“We run the risk of the government being too protective and taking custody away from mothers,” says Rosa Cendón, coordinator of the religious group Adoratrices-Sicar. “If this occurs, she will be twice a victim.”
Around 20 percent of victims of human trafficking in Europe are under age, according to a recent United Nations report.
Immigrant children began showing up in Spain in 2007, aboard migrant boats that were once the main mode of entry into the country.
“Little by little we came to realize that these women had no migratory project. They didn’t even know what country they were in. They didn’t know anyone here,” recalls Flores. “The next day, their ‘brother’ came to pick them up and that was the last we ever saw of them.”
The Red Cross began documenting these cases, and by 2009 they had already counted 300 minors. They also realized that many of those women were not really the mothers of the children they held in their arms.
Raids yielded children whose DNA was tested against that of their supposed mothers, but was often negative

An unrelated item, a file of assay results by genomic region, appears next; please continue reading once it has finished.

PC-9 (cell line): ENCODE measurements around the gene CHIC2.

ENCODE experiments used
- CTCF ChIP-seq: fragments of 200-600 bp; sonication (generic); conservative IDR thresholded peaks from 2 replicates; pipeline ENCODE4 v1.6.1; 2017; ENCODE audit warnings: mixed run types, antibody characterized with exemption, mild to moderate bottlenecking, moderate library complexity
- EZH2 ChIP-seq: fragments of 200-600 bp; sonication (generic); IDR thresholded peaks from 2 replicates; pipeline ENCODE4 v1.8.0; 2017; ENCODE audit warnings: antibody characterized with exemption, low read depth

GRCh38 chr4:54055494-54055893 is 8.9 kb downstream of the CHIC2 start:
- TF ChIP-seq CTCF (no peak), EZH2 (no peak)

They concluded that the trafficking rings kept taking the children in and out of Spain in the arms of different women.
At the same time, police raids began yielding children whose DNA was tested against that of their alleged mothers, and often came back negative.
Since then, there has been a drastic drop in the number of women arriving in Spain with other people’s children.
It was then that the Ombudsman recommended keeping records of the children coming into Spain, and that the police began taking their photographs, fingerprints and DNA samples.
While progress is evident, the reality shows there remains much to be done. Milagros Núñez, head of Humanitarian Aid and Immigration at the Red Cross, worries about the negative consequences of Spain’s decentralization, which leaves it up to regional governments to find a solution. Núñez wants a nationwide registry and “a follow-up protocol for the victims of human trafficking who come with children.”
But the depleted government initiatives are running into the misgivings of women who trust the traffickers more than they trust the State. They think that once they repay their debt, the ring will return their children to them. They’re not so sure about the State. That is why they don’t file any complaints, preferring to remain silent as the grave.